Legal Jurisdictions
Probate Court Court of the Archdeaconry of Norfolk
Location of Archive
Norfolk Record Office

Parish History[edit | edit source]

LYNFORD, a parish, in the union of Thetford, hundred of Grimshoe, W. division of the county of Norfolk, 6 miles (N. N. E.) from Brandon. [1]


Lynford Our Lady and St Stephen is the private Roman Catholic chapel built by the Mrs Lyne-Stephens in 1878. She lived at Lynford Hall and had the church built to save her the inconvenience of leaving the Hall and estate to travel to Thetford to attend mass.

Resources[edit | edit source]

Civil Registration[edit | edit source]

Birth, marriages and deaths were kept by the government, from July 1837 to the present day. The civil registration article tells more about these records. There are several Internet sites with name lists or indexes. A popular site is FreeBMD.

  • Thetford 1837- 1938
  • Wayland 1939-1974

Church records[edit | edit source]

No deposited records are found at the Norfolk Record Office.

Census records[edit | edit source]

a. 

Census records from 1841 to 1911 are available online. For access, see England Census Records and Indexes Online. Census records from 1841 to 1891 are also available on film through a Family History Center or at the Family History Library.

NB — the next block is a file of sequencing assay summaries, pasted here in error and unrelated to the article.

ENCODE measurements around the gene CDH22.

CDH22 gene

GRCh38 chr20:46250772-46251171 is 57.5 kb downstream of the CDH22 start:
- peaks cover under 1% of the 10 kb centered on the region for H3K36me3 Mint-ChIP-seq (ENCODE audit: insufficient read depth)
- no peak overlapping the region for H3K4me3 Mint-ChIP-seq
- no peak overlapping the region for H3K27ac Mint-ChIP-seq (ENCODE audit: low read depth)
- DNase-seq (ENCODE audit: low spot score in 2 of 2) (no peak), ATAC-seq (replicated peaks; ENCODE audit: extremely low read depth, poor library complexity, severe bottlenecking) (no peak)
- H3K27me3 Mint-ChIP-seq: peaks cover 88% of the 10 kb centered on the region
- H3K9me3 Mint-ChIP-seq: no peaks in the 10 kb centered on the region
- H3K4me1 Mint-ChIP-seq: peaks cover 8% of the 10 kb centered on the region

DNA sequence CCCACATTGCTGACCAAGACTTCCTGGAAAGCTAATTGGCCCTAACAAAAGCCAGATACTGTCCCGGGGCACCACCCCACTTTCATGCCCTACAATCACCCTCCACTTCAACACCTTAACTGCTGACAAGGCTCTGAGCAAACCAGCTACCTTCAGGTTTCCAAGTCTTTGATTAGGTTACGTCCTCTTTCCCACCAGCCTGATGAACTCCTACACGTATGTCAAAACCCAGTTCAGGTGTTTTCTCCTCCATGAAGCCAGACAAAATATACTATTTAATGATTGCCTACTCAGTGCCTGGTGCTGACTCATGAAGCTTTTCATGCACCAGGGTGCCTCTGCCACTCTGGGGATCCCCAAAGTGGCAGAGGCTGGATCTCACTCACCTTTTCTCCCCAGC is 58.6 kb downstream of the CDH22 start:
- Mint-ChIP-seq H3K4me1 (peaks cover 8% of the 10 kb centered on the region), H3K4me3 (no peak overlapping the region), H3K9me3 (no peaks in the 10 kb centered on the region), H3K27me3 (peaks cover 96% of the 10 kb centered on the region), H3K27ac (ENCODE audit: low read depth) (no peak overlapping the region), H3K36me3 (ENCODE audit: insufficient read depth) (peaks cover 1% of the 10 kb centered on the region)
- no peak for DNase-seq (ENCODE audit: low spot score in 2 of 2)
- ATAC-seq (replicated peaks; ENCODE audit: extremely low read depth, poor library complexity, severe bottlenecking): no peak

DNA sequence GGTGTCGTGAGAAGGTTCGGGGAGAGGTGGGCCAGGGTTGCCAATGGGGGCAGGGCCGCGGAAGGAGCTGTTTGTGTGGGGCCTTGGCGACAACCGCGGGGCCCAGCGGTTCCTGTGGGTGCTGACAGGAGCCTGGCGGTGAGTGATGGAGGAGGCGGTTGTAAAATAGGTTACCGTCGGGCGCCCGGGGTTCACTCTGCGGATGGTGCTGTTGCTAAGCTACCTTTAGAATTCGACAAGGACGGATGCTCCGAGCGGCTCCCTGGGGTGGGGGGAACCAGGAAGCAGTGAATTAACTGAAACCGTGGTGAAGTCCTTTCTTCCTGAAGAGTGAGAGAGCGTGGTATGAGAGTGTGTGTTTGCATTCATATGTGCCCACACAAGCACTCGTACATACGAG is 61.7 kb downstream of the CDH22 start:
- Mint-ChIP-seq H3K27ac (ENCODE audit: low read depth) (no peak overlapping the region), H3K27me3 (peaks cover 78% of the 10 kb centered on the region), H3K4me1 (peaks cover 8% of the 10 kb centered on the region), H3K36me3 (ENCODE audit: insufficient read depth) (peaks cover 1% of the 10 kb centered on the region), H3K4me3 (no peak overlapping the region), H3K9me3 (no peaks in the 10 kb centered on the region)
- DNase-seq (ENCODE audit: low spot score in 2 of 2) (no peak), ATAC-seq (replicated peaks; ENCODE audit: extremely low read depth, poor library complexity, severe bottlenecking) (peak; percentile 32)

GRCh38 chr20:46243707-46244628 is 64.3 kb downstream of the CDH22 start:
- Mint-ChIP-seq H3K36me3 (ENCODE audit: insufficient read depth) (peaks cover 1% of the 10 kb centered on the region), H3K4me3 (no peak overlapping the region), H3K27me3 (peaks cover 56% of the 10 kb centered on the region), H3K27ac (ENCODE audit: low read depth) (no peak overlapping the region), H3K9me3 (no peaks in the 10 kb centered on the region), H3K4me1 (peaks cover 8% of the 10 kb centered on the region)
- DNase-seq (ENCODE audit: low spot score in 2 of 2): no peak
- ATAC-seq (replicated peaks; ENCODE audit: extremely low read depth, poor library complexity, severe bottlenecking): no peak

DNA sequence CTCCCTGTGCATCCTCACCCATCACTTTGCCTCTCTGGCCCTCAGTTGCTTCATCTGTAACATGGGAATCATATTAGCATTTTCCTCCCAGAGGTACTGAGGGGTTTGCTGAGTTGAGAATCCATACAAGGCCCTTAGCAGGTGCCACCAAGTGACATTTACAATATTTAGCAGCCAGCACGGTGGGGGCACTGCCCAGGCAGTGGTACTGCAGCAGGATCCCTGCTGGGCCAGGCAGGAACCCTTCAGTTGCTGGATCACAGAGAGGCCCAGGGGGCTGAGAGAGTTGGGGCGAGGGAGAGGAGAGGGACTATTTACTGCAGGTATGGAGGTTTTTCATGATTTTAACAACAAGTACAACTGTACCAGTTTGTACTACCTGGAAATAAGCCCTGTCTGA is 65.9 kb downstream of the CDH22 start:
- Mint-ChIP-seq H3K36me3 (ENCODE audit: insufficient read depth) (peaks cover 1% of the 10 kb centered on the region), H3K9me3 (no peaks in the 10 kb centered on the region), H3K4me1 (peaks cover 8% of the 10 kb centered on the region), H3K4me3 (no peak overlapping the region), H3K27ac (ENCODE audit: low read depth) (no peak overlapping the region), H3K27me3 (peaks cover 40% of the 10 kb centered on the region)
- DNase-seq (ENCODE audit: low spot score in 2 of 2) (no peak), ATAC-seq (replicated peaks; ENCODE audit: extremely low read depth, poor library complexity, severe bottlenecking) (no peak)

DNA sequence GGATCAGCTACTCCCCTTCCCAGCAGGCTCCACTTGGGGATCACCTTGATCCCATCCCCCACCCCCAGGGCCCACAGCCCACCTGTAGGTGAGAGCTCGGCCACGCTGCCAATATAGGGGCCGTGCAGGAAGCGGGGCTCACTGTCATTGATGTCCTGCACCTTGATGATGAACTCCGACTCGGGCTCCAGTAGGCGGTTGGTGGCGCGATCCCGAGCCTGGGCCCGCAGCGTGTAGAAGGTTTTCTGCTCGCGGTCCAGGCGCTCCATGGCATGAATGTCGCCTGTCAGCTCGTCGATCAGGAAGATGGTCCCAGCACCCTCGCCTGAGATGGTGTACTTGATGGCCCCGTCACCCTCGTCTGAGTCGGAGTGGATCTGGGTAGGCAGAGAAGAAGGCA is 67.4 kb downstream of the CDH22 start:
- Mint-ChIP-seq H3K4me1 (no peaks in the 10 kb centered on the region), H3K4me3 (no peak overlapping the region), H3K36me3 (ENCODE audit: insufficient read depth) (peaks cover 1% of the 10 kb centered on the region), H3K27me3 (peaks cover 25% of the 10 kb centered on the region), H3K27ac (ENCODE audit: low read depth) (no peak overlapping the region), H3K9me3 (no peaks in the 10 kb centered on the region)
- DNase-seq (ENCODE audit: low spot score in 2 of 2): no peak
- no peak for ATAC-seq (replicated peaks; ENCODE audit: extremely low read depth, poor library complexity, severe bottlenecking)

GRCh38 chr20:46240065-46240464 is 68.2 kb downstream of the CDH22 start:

Prior to the 1911 census the household schedule was destroyed and only the enumerator's schedule survives.

The 1911 census of England and Wales was taken on the night of Sunday 2 April 1911 and in addition to households and institutions such as prisons and workhouses, canal boats merchant ships and naval vessels it attempted to include homeless persons. The schedule was completed by an individual and for the first time both this record and the enumerator's schedule were preserved. Two forms of boycott of the census by women are possible due to frustration at government failure to grant women the universal right to vote in parliamentary and local elections. The schedule either records a protest by failure to complete the form in respect of the women in the household or women are absent due to organisation of groups of women staying away from home for the whole night. Research estimates that several thousand women are not found by census search. Find my Past 1911 census search

Poor Law Unions[edit | edit source]

Thetford Poor Law Union

See also England Norfolk Poor Law Union Records (FamilySearch Historical Records)

Norfolk Poor Law Unions

Probate records[edit | edit source]

Records of wills, administrations, inventories, indexes, etc. were filed by the court with jurisdiction over this parish. Go to Norfolk Probate Records to find the name of the court having primary jurisdiction. Scroll down in the article to the section Court Jurisdictions by Parish.

Maps and Gazetteers[edit | edit source]

Maps are a visual look at the locations in England. Gazetteers contain brief summaries about a place.

Web sites[edit | edit source]

References[edit | edit source]

  1. Lewis, Samuel A., A Topographical Dictionary of England(1848), pp. 198-203. Date accessed: 23 April 2013.